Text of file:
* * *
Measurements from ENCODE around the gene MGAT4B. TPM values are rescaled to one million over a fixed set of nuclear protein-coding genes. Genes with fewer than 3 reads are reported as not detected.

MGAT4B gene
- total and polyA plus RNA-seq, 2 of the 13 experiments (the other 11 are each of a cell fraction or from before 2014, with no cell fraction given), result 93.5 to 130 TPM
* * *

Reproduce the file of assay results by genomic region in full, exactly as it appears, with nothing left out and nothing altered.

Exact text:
Measurements from ENCODE around the gene MGAT4B. TPM values are rescaled to one million over a fixed set of nuclear protein-coding genes. Genes with fewer than 3 reads are reported as not detected.

MGAT4B gene
- total and polyA plus RNA-seq, 2 of the 13 experiments (the other 11 are each of a cell fraction or from before 2014, with no cell fraction given), result 93.5 to 130 TPM